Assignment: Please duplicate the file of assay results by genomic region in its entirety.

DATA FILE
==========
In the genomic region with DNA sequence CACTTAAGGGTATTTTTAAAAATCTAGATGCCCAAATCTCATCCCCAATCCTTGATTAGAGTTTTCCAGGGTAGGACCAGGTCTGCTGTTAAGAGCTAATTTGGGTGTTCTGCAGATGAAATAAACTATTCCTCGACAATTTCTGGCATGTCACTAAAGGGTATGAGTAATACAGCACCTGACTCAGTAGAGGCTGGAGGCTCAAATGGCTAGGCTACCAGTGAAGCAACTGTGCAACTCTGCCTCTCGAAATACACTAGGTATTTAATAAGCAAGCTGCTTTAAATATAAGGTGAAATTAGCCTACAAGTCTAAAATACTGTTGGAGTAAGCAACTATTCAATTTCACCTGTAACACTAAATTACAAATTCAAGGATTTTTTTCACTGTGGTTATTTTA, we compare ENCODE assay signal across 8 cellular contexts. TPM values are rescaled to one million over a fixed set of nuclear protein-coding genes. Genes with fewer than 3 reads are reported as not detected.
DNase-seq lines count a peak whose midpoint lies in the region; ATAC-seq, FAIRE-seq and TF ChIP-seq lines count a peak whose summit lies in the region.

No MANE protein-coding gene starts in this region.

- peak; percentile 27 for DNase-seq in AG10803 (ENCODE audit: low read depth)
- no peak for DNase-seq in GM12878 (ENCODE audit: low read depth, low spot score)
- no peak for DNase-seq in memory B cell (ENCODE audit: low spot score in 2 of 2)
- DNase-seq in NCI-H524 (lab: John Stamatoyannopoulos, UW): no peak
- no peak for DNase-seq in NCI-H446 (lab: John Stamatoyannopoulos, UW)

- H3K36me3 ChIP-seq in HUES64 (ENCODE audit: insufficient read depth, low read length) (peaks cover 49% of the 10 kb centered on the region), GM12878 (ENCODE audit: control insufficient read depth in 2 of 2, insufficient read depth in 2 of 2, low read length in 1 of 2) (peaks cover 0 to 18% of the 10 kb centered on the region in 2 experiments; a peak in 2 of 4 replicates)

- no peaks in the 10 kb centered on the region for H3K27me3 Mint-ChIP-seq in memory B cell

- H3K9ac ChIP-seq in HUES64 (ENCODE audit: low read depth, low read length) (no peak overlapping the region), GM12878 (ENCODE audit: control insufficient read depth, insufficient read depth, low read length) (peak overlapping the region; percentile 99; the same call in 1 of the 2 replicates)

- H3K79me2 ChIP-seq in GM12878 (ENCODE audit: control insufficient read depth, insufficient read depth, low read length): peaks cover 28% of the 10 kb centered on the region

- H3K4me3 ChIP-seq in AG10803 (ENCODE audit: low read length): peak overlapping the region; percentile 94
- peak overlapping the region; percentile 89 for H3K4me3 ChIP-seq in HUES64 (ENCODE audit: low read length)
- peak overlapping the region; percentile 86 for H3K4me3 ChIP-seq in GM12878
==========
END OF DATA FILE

In the genomic region with DNA sequence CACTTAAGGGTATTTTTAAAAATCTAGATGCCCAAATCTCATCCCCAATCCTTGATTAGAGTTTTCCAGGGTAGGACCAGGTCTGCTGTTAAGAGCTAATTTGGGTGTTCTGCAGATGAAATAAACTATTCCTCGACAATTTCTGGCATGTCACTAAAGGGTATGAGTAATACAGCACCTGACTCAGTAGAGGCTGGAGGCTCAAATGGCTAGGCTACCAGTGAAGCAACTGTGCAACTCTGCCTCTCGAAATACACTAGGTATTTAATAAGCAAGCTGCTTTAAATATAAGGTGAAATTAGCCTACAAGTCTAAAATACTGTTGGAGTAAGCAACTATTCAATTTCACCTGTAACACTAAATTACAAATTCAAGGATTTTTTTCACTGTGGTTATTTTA, we compare ENCODE assay signal across 8 cellular contexts. TPM values are rescaled to one million over a fixed set of nuclear protein-coding genes. Genes with fewer than 3 reads are reported as not detected.
DNase-seq lines count a peak whose midpoint lies in the region; ATAC-seq, FAIRE-seq and TF ChIP-seq lines count a peak whose summit lies in the region.

No MANE protein-coding gene starts in this region.

- peak; percentile 27 for DNase-seq in AG10803 (ENCODE audit: low read depth)
- no peak for DNase-seq in GM12878 (ENCODE audit: low read depth, low spot score)
- no peak for DNase-seq in memory B cell (ENCODE audit: low spot score in 2 of 2)
- DNase-seq in NCI-H524 (lab: John Stamatoyannopoulos, UW): no peak
- no peak for DNase-seq in NCI-H446 (lab: John Stamatoyannopoulos, UW)

- H3K36me3 ChIP-seq in HUES64 (ENCODE audit: insufficient read depth, low read length) (peaks cover 49% of the 10 kb centered on the region), GM12878 (ENCODE audit: control insufficient read depth in 2 of 2, insufficient read depth in 2 of 2, low read length in 1 of 2) (peaks cover 0 to 18% of the 10 kb centered on the region in 2 experiments; a peak in 2 of 4 replicates)

- no peaks in the 10 kb centered on the region for H3K27me3 Mint-ChIP-seq in memory B cell

- H3K9ac ChIP-seq in HUES64 (ENCODE audit: low read depth, low read length) (no peak overlapping the region), GM12878 (ENCODE audit: control insufficient read depth, insufficient read depth, low read length) (peak overlapping the region; percentile 99; the same call in 1 of the 2 replicates)

- H3K79me2 ChIP-seq in GM12878 (ENCODE audit: control insufficient read depth, insufficient read depth, low read length): peaks cover 28% of the 10 kb centered on the region

- H3K4me3 ChIP-seq in AG10803 (ENCODE audit: low read length): peak overlapping the region; percentile 94
- peak overlapping the region; percentile 89 for H3K4me3 ChIP-seq in HUES64 (ENCODE audit: low read length)
- peak overlapping the region; percentile 86 for H3K4me3 ChIP-seq in GM12878